Deep learning applications are quickly moving to the forefront, as they transition from research to mainstream application development. Enterprise architects should consider how they might use a new generation of artificial intelligence algorithms that leverage data from cloud infrastructure. Cloud-based tools for implementing AI promise to streamline the software development lifecycle of AI apps and enable new classes of applications, said experts at the Spark Summit in San Francisco.
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Deep learning is an approach to automatically generating data models for processing data, such as speech recognition, image classification or spam filtering. Researchers have traditionally had to manually code AI applications that leverage deep learning. But now, cloud infrastructure providers, like Google, Microsoft and IBM, are developing new machine learning architectures, such as Google Brain, that automate this process. Jeff Dean, a senior fellow at Google said, "We now have a good handle on how to store and perform computations on large data sets." This promises to make it easier to create applications that understand the meaning of the underlying data.
How deep learning is being used today
This kind of transformation makes it possible to automatically classify and tag photos, improve recommendations and extract the meaning of spoken words. "If I am speaking to you, you want the machine to understand what I am saying. Neural networks can learn a complicated function, like taking raw pixels and outputting a single word, like cat," Dean explained.
Some machine learning programs at Google have included:
- Reducing the speech recognition error rate by 30%.
- Development of a service for automatically tagging Google Photos into categories and by events, like birthdays.
- The development of a rooftop solar calculator based on Google map data that automatically tells a home owner the expected solar power capacity based on roof size, angle and average sun.
- A smart reply service for Google Inbox that suggests responses now used by more than 10% of all email.
How new algorithms scale machine learning
Neural networks are loosely based on the current understanding of the brain. These tools leverage high-level programming abstractions that behave vaguely like human neurons. These collections of neurons learn to cooperate in order to accomplish high-level tasks. While the function of each neuron is relatively simple, the composition of millions of neurons is quite powerful. "One of the nice properties of neural nets is that the results get better with more data, bigger models and more computations," Dean said.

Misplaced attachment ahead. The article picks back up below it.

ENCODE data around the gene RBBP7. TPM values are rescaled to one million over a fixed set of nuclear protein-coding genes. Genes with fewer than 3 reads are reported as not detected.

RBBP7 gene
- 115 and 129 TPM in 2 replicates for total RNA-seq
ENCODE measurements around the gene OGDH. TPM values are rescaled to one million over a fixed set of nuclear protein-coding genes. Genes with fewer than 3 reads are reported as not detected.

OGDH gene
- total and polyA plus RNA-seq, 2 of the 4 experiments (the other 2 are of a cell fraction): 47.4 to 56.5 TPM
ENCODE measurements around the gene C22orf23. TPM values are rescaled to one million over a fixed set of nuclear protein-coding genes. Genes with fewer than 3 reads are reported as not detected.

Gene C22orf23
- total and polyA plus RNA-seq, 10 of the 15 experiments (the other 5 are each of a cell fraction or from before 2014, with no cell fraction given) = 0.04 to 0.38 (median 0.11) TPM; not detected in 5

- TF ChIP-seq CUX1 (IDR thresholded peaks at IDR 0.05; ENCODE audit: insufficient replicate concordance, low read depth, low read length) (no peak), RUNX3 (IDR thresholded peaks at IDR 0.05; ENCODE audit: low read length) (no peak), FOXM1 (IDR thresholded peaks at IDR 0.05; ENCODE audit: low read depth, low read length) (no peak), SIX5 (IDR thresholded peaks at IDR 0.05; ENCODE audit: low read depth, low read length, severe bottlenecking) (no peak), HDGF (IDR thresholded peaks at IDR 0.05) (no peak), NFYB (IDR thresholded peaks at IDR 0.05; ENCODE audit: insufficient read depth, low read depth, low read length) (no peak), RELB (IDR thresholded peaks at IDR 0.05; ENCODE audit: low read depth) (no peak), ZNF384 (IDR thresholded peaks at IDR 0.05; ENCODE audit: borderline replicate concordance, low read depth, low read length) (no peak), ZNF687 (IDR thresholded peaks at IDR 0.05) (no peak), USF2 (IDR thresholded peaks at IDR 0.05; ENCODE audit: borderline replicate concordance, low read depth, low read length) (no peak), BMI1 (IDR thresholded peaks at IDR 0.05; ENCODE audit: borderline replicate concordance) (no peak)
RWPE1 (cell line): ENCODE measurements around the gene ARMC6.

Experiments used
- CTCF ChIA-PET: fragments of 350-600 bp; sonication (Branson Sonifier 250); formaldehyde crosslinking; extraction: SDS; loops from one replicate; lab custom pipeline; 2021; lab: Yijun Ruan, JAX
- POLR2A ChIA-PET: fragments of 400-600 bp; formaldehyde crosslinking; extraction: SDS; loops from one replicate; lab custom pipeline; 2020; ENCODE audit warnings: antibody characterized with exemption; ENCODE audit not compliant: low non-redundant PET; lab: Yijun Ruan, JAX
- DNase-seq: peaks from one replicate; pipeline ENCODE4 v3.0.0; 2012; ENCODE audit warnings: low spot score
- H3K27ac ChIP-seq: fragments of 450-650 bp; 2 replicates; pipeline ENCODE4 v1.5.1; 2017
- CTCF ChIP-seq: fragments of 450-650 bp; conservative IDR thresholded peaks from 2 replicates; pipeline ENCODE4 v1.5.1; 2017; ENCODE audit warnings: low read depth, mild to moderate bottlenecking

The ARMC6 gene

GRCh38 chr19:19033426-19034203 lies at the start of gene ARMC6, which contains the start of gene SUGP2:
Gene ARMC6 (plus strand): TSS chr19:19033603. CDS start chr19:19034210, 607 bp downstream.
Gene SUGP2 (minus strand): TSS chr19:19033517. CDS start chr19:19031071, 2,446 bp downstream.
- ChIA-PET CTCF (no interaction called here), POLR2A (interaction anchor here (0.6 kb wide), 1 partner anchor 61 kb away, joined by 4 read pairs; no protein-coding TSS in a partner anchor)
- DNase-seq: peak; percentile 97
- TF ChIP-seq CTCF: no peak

One of the big challenges: Training is a computationally and data-intensive process. Until recently, it was difficult to run these types of applications across multiple servers. Google developed a deep learning pipeline, called TensorFlow, which optimizes the development and deployment of machine learning algorithms. "TensorFlow is a system that allows us to express a machine learning idea and provision them at scale ... We are hoping that TensorFlow becomes a standard way of expressing machine learning ideas and computations," Dean said.
It was introduced as an open source project in November 2015, and quickly became the No. 1 most used machine learning project on GitHub. Other leading deep learning tools include Caffe, Torch and Theano.
There was not a lot of perceived need at Google when Dean pioneered the initial work. This began to change once they streamlined the infrastructure around provisioning new deep learning applications. Over time, more teams within Google began to pick up the programs. Quite often, a model developed for one domain, like speech recognition, could be completely repurposed for others with a different set of training data. Now, the core TensorFlow applications are being used to improve a variety of applications, including Android apps, drug discovery and auto-responding in Gmail.
Deep learning development pipeline
The core of TensorFlow is a graph execution engine. This makes it possible to run the machine learning algorithms across different servers or devices. Developing deep learning applications often includes two main phases. The training phase could run on a specialized cluster in the cloud, or a GPU-enhanced PC or server. This leads to the development of an optimized data model for executing a particular kind of process, like translating speech into text. In the deployment phase, the optimized data model is deployed onto a cloud service, smartphone or PC. Movidius, a machine learning services provider, has even crafted a dedicated USB stick optimized for running these algorithms on a PC.
One key component of Dean's team has been focusing on reducing the turnaround time for experiments. It can take weeks or months to run a deep learning training program on a single server. Running an experiment of this nature on a cluster in the cloud makes it possible to run an experiment in a few days, which Dean said is tolerable. They accomplished this by applying computational resources to a model in parallel. This leads to an almost linear improvement in processing speed with more GPUs. For example, applying 50 GPUs instead of one GPU leads to a 30-fold increase in performance.
Dean said enterprise architects can leverage four approaches to get started with machine learning with TensorFlow:
- Use a cloud API, like vision or speech, as part of a new application.
- Run a pretrained model developed by the enterprise.
- Use an existing machine learning model and fine-tune it for enterprise data.
- Develop a new machine learning model that leverages the TensorFlow library.
"These models are making a big difference. If you are not considering how to use neural networks in your vision or understanding project, you probably should be," Dean concluded.
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